Having Trouble With Fonts?

If you’re having trouble incorporating the university fonts in your communications, Brand Management, Licensing & Trademarks can help. Email us at, and we’ll work with you to find compliant solutions.

Graphics & Design

Graphics are a key part of our identity. Our graphics utilize current elements of the brand and introduce new and interesting methods to create effective communications. This style accommodates a wide range of skills, allowing for simple layouts to more complex layered designs. Below are examples of the various elements that make up our graphic style.

Brand Typography

Brand typography should be used as a graphic element. With three different fonts available, they can be used with brand colors to create interesting text treatments. The placement and creative uses of the font should convey as much meaning as the words.



Layered Graphics, Text and Images

Continue to use strong photos that align with UH brand photography but make sure that the photo has a layout or composition that allows for layering of graphics and text.

Forward Poster
uh go

Gradients and Transparency

powerhouse of perspective
95 years poster

Shapes, Lines and Color Blocking

Use geometric shapes, lines, and blocks of color to engage with text and images.

Fueled by an Unrelenting Will to Achieve


Our single-colored icons reveal direct yet high-spirited elements that support our story and build on creativity.

The idea behind the icons is to keep them simplistic and direct to make bold visual statements that support the copy. Designed as flat, single-color symbols, icons should not be used for decorative purposes and should be used as support elements in larger illustrations or secondary visuals.



Please Note: Icons are not logos and should not be used to identify a department, college, program or University business unit.


Houston’s brand of photography strives for an in-the-moment feeling. We use images captured from unexpected angles or vantage points to create a candid feel. Photos including university officers or leadership must be submitted to for review and approval prior to publication or posting.


Portraits, especially, should show the confidence and focus on the subject without feeling staged. The lighting should give the photographs an overall warmth and help them drive the aspirational tone.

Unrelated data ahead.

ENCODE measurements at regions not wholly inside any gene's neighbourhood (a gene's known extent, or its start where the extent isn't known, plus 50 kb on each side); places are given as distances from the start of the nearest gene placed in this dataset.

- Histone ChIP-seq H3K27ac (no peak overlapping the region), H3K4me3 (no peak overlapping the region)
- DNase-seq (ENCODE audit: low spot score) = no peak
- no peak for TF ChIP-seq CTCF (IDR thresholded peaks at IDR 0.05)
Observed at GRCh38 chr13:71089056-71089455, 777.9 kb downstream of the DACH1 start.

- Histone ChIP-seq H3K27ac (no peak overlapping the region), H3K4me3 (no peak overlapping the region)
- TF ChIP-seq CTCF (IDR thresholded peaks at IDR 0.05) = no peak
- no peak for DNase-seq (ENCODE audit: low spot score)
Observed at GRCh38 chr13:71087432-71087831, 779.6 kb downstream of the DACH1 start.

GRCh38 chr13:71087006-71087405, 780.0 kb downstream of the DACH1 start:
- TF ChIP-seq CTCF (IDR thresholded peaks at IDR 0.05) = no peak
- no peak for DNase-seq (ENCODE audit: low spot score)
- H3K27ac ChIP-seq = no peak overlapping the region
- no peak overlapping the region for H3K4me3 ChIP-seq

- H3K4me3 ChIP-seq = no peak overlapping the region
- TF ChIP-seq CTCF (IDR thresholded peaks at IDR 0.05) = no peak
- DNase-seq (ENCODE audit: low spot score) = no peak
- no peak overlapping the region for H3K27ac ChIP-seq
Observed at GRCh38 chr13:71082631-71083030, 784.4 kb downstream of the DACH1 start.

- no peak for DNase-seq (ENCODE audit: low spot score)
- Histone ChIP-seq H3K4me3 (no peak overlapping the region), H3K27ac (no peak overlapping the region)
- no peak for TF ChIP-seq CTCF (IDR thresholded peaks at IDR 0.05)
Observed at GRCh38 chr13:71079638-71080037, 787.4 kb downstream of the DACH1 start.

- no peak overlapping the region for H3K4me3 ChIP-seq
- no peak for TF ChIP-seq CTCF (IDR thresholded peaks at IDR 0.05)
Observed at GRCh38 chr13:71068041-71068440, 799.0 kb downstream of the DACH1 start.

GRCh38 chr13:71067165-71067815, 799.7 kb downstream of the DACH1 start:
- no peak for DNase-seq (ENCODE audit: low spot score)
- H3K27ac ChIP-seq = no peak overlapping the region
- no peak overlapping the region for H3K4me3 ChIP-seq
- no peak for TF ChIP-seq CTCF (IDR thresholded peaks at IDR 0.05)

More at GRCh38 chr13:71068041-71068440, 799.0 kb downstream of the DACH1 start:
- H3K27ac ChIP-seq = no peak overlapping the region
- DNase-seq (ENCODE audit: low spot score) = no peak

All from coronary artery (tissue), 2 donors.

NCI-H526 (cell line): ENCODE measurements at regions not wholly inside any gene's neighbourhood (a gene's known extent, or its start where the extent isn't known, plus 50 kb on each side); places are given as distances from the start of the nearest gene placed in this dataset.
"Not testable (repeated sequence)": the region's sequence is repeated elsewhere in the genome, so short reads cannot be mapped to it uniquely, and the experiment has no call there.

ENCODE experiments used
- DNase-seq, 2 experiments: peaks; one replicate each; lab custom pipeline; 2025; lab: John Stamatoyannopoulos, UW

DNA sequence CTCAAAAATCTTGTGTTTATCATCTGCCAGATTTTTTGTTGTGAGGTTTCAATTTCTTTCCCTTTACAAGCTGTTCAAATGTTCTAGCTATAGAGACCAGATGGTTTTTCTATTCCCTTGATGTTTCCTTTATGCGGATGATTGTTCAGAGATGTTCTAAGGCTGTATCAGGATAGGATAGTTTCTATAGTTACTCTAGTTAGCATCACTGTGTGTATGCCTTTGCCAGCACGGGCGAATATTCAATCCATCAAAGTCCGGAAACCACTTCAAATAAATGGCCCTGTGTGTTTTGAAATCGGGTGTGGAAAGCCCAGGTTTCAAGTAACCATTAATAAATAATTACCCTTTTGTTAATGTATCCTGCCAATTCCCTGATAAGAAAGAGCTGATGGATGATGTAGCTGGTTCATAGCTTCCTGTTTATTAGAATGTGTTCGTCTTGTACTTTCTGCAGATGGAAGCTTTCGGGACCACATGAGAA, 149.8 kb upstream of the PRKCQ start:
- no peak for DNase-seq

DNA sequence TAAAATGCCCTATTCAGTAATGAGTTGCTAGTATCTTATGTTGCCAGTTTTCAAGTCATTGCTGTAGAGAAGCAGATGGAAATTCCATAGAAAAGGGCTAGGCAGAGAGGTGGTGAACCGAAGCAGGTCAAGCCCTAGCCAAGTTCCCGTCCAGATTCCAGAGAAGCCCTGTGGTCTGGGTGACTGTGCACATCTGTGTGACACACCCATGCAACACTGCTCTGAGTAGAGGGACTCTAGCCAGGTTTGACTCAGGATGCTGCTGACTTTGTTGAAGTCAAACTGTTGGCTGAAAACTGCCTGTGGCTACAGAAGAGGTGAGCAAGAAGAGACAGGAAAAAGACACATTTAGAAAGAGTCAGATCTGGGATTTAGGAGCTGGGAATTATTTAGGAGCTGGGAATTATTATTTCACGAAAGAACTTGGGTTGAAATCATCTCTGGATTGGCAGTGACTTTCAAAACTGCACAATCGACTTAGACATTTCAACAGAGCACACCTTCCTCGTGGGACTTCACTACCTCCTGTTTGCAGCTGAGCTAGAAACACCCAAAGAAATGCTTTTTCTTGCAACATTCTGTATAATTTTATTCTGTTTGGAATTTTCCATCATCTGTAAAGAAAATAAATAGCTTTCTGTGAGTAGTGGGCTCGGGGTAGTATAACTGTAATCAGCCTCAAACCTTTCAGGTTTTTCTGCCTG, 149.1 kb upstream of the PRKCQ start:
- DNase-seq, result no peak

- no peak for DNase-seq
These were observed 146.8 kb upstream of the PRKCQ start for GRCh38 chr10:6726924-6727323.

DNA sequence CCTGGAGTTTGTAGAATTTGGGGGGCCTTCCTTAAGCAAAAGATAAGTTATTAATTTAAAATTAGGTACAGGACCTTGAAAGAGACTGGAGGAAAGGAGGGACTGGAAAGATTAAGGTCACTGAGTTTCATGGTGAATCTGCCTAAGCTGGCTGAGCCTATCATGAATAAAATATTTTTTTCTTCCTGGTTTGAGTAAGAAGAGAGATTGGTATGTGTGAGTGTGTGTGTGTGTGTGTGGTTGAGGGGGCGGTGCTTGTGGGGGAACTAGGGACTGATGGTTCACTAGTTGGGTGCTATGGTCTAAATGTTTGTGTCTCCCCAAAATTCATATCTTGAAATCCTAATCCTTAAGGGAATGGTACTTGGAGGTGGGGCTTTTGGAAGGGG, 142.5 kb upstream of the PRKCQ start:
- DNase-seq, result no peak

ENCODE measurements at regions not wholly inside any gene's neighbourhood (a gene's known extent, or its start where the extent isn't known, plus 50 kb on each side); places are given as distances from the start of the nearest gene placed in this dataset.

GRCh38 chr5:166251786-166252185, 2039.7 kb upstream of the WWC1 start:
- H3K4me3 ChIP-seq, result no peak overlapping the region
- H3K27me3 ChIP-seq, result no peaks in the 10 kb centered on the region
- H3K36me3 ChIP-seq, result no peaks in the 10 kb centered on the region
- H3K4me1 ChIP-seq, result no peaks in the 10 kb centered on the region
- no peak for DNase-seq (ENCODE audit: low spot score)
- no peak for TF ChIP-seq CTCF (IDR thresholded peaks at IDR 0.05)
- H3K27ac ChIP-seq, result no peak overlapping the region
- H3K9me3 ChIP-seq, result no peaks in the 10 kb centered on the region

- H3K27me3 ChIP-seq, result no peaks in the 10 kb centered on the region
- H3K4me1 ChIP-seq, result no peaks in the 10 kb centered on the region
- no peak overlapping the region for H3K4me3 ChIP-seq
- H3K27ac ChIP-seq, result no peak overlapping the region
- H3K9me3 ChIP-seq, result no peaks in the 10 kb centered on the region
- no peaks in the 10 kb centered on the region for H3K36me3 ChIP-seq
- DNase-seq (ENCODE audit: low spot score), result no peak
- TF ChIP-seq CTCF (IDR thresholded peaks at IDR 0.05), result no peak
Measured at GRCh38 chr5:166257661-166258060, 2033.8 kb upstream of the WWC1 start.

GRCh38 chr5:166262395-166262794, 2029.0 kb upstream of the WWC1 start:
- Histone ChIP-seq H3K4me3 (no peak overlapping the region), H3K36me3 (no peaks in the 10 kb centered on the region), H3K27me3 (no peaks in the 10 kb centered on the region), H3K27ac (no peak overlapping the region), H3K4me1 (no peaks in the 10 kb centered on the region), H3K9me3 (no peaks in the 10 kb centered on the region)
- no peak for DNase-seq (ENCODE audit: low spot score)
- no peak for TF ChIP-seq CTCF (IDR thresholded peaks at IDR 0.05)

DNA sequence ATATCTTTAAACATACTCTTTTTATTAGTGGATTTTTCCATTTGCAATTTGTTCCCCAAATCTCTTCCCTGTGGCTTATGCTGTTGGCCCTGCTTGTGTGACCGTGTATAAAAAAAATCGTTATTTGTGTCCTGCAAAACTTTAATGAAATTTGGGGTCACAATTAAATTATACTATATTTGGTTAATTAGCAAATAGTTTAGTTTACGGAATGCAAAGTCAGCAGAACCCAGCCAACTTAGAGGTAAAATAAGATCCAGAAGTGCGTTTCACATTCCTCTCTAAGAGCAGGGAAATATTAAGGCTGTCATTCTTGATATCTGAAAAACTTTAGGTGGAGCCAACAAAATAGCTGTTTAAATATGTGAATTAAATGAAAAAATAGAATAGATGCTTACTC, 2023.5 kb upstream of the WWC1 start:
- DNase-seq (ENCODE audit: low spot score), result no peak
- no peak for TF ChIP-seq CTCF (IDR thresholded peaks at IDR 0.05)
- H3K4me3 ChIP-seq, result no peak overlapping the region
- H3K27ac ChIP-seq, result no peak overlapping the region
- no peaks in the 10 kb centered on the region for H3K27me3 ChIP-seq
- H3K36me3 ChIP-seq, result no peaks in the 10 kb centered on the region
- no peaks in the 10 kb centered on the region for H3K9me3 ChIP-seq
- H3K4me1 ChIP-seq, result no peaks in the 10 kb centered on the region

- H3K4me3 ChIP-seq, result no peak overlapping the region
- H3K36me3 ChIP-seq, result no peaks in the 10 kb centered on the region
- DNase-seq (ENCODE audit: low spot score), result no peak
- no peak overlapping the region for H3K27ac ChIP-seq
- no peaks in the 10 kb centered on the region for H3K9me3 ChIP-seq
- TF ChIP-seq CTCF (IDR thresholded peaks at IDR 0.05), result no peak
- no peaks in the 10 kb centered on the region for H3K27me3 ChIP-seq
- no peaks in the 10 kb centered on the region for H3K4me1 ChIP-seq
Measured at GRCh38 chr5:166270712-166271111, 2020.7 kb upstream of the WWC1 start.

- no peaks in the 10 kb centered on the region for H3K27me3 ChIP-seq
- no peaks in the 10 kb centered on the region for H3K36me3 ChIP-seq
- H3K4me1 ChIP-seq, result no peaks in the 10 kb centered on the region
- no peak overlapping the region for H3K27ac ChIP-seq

Action/Group Shots

Using more candid shots is what makes the brand’s photography feel approachable. It has a tonal warmth while still showing a confidence in the subjects. The lighting and lens flares demonstrate the brand’s aspirational ideals.


Campus/Object Shots

Unexpected angles are employed in the campus shots as well. This type of photography should be more staged and laid out with intention unlike the photographs with human subjects.

Duotone and Monotone Photo Techniques

This photo technique is an option that uses the colors from the brand palette in combination with black and white photos to create colorful graphic images. Please note: the images that are used with this technique still need to remain in the brand style.


Photography Don’ts

It’s helpful to see the great shots, but it’s also important to know what to avoid when capturing photography. Here are some photography don’ts.


    Dated Technology




    Forced diversity/Too staged


    Too staged/Photo aware ruins candidness


Videos should follow the same general guidelines outlined for photography. Striving for candid shots, capturing insightful moments and finding unexpected angles help create videos that have a sense of warmth to help UH tell its stories genuinely and honestly.

Example video thumbnail

Copy and Editorial

First impressions make a difference. Printed and online publications, distributed to internal and external audiences, are a vital part of our image. While we are a mix of colleges and institutes, centers and programs, we are one University — the University of Houston — and it is important to show consistency in the way we present ourselves.

For guidance a detailed information on the University of Houston’s editorial style, please refer to the Editorial Styleguide.